The story of Rush's debut album: "We wanted to be a hard rock band"

Rsh logo
(Image credit: Mercury Records)

The first Rush album has none of the fancy stuff for which the band would become famous: the 20-minute songs, the bookish lyrics, the progressive rock wizardry. 

Back in 1973, Rush were still an old-fashioned, no-frills power trio. Having attracted zero interest from major record companies, the band’s manager Ray Danniels formed independent label Moon Records to release the album. The recording budget was small, and Rush worked the graveyard shift during the first sessions at Toronto’s Eastern Sound studio. 

“I remember how exciting it was to be in the studio – even thought we could barely afford it, guitarist Alex Lifeson told Classic Rock. "We spent two days recording. We’d finish playing in a club at 1am and we’d have the studio till 9am, when the next session started. It was the only way we could afford it.” 

However, there were problems with the original recordings, so producer Dave Stock was ditched, and the band moved to another studio, Toronto Sound, to re-cut some tracks. 

Rush was released in March 1974, and sold a few thousand copies in Canada. But what the band needed was an opening in the US market. That came when a radio station in Cleveland started playing one of the album’s most powerful tracks, Working Man. This blue-collar heavy metal anthem resonated with Cleveland’s factory workers. Some even mistook the song for a new Led Zeppelin record. And Rush had their breakthrough. 

Rush promptly signed to Mercury Records for North America, and the album was re-released on July 1, following a remix by Terry Brown, who would produce Rush for the next eight years.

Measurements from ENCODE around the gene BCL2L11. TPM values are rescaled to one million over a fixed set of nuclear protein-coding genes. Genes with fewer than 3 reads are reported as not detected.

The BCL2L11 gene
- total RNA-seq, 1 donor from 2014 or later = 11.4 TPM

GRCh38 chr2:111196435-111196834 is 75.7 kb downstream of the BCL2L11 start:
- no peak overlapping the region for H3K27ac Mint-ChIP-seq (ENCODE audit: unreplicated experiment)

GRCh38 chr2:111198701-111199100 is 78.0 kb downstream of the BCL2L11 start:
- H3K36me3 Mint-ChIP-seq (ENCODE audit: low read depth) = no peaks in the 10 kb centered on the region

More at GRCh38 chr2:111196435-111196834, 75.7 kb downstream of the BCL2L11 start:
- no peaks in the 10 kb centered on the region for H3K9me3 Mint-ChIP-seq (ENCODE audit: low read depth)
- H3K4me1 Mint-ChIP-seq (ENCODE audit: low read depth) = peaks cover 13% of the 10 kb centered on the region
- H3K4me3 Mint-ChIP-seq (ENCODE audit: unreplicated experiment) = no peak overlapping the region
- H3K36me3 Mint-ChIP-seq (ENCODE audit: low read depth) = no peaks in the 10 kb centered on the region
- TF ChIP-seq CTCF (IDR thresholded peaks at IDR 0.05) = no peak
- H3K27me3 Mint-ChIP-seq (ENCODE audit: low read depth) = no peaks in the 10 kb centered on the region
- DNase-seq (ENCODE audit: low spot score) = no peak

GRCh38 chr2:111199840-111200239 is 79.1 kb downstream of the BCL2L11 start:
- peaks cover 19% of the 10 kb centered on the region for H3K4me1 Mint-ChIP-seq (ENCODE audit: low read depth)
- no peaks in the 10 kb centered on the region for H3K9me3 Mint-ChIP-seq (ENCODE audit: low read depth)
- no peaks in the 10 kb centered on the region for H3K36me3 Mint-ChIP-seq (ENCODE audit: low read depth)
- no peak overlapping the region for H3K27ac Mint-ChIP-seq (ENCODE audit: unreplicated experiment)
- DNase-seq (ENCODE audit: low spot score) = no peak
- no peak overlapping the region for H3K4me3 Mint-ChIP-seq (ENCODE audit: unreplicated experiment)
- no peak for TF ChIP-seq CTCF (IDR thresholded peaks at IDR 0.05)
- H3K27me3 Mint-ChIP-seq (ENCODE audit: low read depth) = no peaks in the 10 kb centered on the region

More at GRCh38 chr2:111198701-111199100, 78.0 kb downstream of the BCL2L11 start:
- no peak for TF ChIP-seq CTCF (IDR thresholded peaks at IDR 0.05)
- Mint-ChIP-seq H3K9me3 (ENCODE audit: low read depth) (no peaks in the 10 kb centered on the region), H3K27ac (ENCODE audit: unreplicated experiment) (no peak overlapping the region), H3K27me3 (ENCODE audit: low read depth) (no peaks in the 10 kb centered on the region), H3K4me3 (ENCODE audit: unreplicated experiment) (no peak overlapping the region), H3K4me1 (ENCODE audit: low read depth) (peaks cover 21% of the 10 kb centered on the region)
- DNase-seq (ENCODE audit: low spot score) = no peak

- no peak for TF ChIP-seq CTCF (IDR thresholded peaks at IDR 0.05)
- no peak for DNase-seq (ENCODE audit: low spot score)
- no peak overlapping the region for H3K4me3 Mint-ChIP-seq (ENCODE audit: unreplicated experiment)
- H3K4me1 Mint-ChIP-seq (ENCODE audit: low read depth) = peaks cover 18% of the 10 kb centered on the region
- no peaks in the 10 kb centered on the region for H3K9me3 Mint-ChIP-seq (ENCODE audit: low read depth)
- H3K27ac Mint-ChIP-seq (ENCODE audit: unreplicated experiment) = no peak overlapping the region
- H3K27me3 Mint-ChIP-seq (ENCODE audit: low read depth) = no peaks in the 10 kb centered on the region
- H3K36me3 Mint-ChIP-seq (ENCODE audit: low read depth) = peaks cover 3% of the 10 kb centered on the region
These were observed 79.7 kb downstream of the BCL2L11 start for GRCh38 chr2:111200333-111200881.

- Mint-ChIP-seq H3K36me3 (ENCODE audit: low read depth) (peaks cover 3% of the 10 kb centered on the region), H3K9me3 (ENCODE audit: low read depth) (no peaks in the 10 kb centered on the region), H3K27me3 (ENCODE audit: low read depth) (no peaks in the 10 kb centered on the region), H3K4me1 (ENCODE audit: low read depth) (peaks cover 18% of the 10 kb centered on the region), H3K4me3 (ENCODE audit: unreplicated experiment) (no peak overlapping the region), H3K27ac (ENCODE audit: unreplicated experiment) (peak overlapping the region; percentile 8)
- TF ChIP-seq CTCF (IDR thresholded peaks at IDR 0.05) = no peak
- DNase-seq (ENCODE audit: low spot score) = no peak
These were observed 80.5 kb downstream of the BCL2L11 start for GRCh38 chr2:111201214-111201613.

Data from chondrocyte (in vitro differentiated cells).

For all its importance, Working Man isn’t Rush’s only great song. Finding My Way is another Zep-inspired tour de force, and In The Mood benefits from a stonking cowbell. But after this album – and the replacement of drummer John Rutsey with Neil Peart – Rush would never again rock out in such a simple fashion.

“This was us trying to find a sound, thinking we wanted to be a hard rock band and emulating those bands we thought were cool, Geddy Lee told Classic Rock. "I can hear Led Zeppelin in there, and a bit of Humble Pie. I wish I could hear more than just those influences, but I can’t. John Rutsey was very much a Simon Kirke kind of drummer – just hold down the backbeat and let’s rock out. So that’s how the songs came out."

"John was an odd gentleman," Geddy told Classic Rock. "A difficult person, in the sense that he had a hard time dealing with himself. He was not a happy guy, and had demons that he wrestled with. And when you’re that kind of person it’s hard for you to deal with other people. There was a lot of conflict and secrecy in the band when John was in it. 

"We couldn’t really read him and he didn’t really care to share that much with us. And when Alex and I started pushing the music in a new direction, he eventually said: 'I can’t get behind this.' That was the end."

Health issues were cited – Rutsey was a diabetic – and the stress of touring was getting to him; indeed, one may have exacerbated the other. After leaving the band he became a competitive bodybuilder, and the others eventually lost contact with him. He died in 2008.

In a statement, the band said, “Although our paths diverged many years ago, we smile today, thinking back on those exciting early times and remembering John’s wonderful sense of humour and impeccable timing."

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